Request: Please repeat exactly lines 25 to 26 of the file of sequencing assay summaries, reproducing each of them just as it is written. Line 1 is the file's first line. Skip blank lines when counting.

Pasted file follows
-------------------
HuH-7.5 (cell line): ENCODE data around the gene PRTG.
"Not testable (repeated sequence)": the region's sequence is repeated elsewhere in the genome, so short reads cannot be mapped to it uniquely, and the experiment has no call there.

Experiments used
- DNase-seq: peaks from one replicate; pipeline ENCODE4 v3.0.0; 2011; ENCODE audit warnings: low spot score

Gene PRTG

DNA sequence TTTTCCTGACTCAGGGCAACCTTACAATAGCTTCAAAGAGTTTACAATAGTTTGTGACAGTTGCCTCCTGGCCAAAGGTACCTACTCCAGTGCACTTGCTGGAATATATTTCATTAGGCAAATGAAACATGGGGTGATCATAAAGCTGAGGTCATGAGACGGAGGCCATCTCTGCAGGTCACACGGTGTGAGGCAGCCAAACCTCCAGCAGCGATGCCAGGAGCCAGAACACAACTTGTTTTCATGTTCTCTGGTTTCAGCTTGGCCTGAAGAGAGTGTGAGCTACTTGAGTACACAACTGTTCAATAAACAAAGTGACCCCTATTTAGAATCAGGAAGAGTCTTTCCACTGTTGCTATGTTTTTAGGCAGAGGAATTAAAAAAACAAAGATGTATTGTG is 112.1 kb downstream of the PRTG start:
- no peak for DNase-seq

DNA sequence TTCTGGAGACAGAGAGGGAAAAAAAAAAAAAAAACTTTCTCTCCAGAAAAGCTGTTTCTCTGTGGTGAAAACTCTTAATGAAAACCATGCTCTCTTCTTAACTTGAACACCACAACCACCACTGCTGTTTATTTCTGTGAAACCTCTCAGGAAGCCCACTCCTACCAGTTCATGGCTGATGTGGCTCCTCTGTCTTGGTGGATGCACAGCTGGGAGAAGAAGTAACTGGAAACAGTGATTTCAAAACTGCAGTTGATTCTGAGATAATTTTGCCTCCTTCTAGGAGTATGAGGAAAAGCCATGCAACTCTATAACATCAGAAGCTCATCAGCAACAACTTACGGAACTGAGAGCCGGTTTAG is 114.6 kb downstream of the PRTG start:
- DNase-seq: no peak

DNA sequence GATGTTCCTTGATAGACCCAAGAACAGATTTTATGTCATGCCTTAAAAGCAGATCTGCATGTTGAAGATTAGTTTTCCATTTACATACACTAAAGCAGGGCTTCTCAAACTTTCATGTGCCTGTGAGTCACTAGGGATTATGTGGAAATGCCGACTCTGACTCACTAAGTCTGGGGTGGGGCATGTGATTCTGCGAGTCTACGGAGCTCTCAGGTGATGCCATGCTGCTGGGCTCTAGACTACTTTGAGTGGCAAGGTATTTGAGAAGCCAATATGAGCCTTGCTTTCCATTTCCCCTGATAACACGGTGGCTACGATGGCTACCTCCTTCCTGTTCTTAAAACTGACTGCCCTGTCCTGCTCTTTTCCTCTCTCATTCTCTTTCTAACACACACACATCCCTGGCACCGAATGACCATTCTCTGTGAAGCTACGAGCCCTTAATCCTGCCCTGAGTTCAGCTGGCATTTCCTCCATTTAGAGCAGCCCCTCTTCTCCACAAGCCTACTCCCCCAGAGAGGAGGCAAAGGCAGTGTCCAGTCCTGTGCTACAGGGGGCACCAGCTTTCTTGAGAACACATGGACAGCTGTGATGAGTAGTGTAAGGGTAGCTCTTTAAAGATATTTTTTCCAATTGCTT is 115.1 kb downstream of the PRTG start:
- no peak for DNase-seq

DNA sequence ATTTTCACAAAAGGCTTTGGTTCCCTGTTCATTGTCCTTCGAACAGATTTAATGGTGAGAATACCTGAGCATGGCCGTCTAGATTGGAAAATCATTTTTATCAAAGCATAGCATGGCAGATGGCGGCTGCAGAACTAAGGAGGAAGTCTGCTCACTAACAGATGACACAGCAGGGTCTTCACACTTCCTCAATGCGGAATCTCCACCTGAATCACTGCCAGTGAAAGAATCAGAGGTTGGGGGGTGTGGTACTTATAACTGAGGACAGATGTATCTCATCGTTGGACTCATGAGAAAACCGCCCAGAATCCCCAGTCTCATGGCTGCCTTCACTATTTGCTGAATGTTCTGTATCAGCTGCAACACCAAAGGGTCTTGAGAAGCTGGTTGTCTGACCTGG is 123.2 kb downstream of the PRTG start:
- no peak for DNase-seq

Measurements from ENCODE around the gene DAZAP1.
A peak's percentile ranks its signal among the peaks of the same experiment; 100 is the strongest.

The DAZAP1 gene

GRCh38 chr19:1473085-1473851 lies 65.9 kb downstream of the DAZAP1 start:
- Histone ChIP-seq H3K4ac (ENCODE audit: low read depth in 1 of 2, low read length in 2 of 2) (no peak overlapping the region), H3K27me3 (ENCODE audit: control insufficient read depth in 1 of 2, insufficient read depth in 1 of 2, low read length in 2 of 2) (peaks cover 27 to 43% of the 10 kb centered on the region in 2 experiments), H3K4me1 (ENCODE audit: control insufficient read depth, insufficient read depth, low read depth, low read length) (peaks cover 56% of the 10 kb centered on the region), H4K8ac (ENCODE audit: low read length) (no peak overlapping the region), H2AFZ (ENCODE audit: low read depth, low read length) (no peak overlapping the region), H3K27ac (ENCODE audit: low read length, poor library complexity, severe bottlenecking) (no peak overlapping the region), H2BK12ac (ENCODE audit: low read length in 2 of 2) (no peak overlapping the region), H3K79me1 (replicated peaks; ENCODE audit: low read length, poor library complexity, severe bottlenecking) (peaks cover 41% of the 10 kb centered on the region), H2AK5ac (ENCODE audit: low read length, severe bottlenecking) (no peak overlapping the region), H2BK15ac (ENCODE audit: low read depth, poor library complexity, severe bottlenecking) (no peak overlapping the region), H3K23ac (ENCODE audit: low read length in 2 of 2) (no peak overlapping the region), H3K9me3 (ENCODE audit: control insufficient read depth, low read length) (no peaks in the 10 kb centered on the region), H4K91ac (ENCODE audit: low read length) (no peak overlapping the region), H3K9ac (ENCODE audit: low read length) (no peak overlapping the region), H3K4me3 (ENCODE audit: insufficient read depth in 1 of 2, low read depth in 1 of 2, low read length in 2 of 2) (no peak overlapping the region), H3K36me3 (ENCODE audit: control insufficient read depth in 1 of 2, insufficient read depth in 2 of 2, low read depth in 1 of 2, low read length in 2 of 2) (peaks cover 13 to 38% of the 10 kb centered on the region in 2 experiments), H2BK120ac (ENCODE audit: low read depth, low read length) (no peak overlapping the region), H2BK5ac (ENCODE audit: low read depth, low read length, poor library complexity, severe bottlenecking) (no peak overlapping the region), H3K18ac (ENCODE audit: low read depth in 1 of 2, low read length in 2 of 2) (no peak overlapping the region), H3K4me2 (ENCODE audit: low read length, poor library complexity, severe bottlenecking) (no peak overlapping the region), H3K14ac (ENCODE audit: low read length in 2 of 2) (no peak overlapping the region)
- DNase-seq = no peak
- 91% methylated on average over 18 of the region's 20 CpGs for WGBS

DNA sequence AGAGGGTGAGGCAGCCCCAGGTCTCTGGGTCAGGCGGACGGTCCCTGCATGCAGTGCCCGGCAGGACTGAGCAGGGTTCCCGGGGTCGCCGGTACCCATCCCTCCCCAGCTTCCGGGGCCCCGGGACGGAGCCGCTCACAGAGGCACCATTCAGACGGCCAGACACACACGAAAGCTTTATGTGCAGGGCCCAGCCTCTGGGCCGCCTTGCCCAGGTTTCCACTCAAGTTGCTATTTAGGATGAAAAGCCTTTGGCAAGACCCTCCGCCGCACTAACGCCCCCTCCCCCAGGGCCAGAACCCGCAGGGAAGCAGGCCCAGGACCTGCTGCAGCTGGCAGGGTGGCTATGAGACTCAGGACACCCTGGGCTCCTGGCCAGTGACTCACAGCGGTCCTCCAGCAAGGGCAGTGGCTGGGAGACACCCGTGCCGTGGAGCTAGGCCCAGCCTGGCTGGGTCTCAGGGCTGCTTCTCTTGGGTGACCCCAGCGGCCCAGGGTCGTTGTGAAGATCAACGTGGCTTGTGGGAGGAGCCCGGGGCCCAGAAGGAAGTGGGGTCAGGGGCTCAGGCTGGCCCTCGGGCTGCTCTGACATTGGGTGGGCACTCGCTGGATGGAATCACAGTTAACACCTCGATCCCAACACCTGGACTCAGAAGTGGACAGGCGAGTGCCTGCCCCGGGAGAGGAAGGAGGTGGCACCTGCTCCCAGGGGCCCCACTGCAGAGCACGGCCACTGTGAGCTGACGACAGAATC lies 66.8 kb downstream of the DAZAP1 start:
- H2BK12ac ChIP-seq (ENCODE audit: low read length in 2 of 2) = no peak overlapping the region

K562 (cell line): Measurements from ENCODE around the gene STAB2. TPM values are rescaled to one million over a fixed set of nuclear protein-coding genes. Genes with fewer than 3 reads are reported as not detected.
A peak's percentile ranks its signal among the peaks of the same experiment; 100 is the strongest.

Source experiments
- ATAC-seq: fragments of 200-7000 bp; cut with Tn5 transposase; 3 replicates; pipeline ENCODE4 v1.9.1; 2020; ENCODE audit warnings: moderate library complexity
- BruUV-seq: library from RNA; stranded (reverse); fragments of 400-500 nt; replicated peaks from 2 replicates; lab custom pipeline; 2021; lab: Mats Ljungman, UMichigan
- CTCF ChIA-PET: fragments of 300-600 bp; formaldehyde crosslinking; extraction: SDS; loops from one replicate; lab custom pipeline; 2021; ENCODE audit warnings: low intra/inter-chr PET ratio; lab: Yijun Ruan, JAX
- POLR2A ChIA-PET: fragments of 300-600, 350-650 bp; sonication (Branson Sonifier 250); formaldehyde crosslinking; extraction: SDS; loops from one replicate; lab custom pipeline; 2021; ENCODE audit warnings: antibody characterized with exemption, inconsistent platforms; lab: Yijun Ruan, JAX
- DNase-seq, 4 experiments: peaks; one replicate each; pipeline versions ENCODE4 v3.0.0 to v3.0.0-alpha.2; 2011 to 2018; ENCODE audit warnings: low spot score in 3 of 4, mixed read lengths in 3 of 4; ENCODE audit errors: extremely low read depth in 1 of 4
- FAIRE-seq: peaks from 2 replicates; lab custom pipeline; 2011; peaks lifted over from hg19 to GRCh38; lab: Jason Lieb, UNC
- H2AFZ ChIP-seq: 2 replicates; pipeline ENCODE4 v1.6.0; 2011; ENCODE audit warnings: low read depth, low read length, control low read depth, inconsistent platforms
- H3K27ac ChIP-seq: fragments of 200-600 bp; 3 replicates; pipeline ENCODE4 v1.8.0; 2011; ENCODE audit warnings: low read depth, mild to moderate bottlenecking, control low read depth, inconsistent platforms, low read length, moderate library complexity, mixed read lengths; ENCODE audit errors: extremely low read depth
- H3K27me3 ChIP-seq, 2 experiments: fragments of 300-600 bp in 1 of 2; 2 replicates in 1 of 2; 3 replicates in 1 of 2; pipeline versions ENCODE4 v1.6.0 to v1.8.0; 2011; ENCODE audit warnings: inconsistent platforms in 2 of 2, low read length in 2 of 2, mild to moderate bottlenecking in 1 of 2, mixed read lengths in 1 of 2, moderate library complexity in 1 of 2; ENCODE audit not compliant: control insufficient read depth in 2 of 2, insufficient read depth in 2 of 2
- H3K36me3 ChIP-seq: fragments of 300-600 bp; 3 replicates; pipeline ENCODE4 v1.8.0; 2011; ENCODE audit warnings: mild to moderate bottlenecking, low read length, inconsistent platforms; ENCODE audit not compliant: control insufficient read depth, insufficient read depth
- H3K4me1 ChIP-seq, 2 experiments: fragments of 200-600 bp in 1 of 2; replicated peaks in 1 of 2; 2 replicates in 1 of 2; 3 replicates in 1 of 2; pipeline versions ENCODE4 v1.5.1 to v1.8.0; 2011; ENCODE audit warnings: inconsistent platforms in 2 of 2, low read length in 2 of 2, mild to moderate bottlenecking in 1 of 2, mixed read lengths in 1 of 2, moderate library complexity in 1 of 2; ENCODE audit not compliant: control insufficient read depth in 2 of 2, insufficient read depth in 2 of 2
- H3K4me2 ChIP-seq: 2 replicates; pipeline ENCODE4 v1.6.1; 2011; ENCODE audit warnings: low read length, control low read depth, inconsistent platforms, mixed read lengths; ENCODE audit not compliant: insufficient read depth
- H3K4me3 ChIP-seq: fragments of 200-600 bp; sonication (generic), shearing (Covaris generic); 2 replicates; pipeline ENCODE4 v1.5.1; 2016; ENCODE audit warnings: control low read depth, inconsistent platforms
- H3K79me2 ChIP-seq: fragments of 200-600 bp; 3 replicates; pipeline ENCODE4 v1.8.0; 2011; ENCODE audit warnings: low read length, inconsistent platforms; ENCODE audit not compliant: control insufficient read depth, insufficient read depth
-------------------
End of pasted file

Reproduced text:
Source experiments
- ATAC-seq: fragments of 200-7000 bp; cut with Tn5 transposase; 3 replicates; pipeline ENCODE4 v1.9.1; 2020; ENCODE audit warnings: moderate library complexity